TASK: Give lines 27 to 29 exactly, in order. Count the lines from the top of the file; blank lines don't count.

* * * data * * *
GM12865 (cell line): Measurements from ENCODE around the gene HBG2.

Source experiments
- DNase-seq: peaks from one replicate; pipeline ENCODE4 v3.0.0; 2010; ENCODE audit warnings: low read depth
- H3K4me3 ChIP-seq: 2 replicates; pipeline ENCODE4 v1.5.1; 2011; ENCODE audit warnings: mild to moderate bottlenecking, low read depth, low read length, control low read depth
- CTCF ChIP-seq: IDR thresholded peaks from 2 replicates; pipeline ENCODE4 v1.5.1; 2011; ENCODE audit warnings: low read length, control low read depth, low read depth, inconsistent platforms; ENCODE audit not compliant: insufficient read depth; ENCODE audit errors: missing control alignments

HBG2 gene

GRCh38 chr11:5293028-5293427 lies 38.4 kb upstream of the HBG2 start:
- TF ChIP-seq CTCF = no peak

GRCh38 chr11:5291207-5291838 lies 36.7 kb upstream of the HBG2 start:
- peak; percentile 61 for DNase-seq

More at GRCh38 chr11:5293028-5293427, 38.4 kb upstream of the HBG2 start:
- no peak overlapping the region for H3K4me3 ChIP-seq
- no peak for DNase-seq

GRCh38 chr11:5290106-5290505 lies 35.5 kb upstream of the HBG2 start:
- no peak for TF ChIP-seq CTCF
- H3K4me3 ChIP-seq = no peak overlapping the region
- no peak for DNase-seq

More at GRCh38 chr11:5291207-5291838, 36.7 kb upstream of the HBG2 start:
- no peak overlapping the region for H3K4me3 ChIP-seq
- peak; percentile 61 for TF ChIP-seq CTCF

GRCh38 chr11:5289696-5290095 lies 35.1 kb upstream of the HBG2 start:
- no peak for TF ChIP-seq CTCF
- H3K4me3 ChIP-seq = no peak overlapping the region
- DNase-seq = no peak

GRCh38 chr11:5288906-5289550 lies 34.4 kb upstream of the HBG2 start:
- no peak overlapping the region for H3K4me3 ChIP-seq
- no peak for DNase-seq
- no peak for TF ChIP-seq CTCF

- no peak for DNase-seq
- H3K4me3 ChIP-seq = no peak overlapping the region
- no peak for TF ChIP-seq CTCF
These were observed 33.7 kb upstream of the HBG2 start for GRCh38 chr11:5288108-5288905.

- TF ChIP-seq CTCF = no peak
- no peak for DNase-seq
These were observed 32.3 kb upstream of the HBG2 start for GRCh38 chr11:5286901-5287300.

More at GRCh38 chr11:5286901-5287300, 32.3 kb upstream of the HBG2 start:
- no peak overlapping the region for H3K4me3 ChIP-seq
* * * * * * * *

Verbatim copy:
- no peak for DNase-seq
- no peak for TF ChIP-seq CTCF

- no peak for DNase-seq